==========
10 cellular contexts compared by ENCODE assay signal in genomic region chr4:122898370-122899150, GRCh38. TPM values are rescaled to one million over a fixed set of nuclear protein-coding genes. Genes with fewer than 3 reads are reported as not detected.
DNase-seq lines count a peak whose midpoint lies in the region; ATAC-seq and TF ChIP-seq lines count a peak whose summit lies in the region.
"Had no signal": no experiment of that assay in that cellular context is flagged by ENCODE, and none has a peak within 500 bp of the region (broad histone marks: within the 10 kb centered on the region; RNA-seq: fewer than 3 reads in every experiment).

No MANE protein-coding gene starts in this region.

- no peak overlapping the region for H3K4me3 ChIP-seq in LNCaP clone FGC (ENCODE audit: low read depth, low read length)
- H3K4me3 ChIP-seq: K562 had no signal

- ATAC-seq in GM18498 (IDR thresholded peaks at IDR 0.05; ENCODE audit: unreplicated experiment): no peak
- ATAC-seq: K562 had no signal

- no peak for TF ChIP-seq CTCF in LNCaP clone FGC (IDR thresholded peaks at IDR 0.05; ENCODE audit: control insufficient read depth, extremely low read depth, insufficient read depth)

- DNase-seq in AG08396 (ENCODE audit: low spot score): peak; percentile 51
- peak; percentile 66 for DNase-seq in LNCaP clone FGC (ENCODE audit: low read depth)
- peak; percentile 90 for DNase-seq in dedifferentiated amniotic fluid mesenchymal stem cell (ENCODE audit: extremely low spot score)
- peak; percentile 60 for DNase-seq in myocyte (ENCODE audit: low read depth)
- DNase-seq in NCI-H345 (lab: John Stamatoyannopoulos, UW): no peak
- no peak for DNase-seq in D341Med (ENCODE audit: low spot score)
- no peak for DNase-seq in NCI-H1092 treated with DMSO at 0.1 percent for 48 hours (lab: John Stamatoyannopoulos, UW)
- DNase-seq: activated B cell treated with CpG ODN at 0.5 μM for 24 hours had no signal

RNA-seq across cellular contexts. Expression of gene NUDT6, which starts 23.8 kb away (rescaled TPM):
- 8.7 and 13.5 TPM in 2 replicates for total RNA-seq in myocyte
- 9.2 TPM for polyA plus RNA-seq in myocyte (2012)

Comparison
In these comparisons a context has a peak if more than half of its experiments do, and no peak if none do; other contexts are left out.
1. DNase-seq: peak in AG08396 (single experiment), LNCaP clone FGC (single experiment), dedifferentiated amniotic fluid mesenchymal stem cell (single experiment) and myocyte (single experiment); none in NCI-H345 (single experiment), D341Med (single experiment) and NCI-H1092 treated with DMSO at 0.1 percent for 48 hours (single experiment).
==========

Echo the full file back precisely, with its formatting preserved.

10 cellular contexts compared by ENCODE assay signal in genomic region chr4:122898370-122899150, GRCh38. TPM values are rescaled to one million over a fixed set of nuclear protein-coding genes. Genes with fewer than 3 reads are reported as not detected.
DNase-seq lines count a peak whose midpoint lies in the region; ATAC-seq and TF ChIP-seq lines count a peak whose summit lies in the region.
"Had no signal": no experiment of that assay in that cellular context is flagged by ENCODE, and none has a peak within 500 bp of the region (broad histone marks: within the 10 kb centered on the region; RNA-seq: fewer than 3 reads in every experiment).

No MANE protein-coding gene starts in this region.

- no peak overlapping the region for H3K4me3 ChIP-seq in LNCaP clone FGC (ENCODE audit: low read depth, low read length)
- H3K4me3 ChIP-seq: K562 had no signal

- ATAC-seq in GM18498 (IDR thresholded peaks at IDR 0.05; ENCODE audit: unreplicated experiment): no peak
- ATAC-seq: K562 had no signal

- no peak for TF ChIP-seq CTCF in LNCaP clone FGC (IDR thresholded peaks at IDR 0.05; ENCODE audit: control insufficient read depth, extremely low read depth, insufficient read depth)

- DNase-seq in AG08396 (ENCODE audit: low spot score): peak; percentile 51
- peak; percentile 66 for DNase-seq in LNCaP clone FGC (ENCODE audit: low read depth)
- peak; percentile 90 for DNase-seq in dedifferentiated amniotic fluid mesenchymal stem cell (ENCODE audit: extremely low spot score)
- peak; percentile 60 for DNase-seq in myocyte (ENCODE audit: low read depth)
- DNase-seq in NCI-H345 (lab: John Stamatoyannopoulos, UW): no peak
- no peak for DNase-seq in D341Med (ENCODE audit: low spot score)
- no peak for DNase-seq in NCI-H1092 treated with DMSO at 0.1 percent for 48 hours (lab: John Stamatoyannopoulos, UW)
- DNase-seq: activated B cell treated with CpG ODN at 0.5 μM for 24 hours had no signal

RNA-seq across cellular contexts. Expression of gene NUDT6, which starts 23.8 kb away (rescaled TPM):
- 8.7 and 13.5 TPM in 2 replicates for total RNA-seq in myocyte
- 9.2 TPM for polyA plus RNA-seq in myocyte (2012)

Comparison
In these comparisons a context has a peak if more than half of its experiments do, and no peak if none do; other contexts are left out.
1. DNase-seq: peak in AG08396 (single experiment), LNCaP clone FGC (single experiment), dedifferentiated amniotic fluid mesenchymal stem cell (single experiment) and myocyte (single experiment); none in NCI-H345 (single experiment), D341Med (single experiment) and NCI-H1092 treated with DMSO at 0.1 percent for 48 hours (single experiment).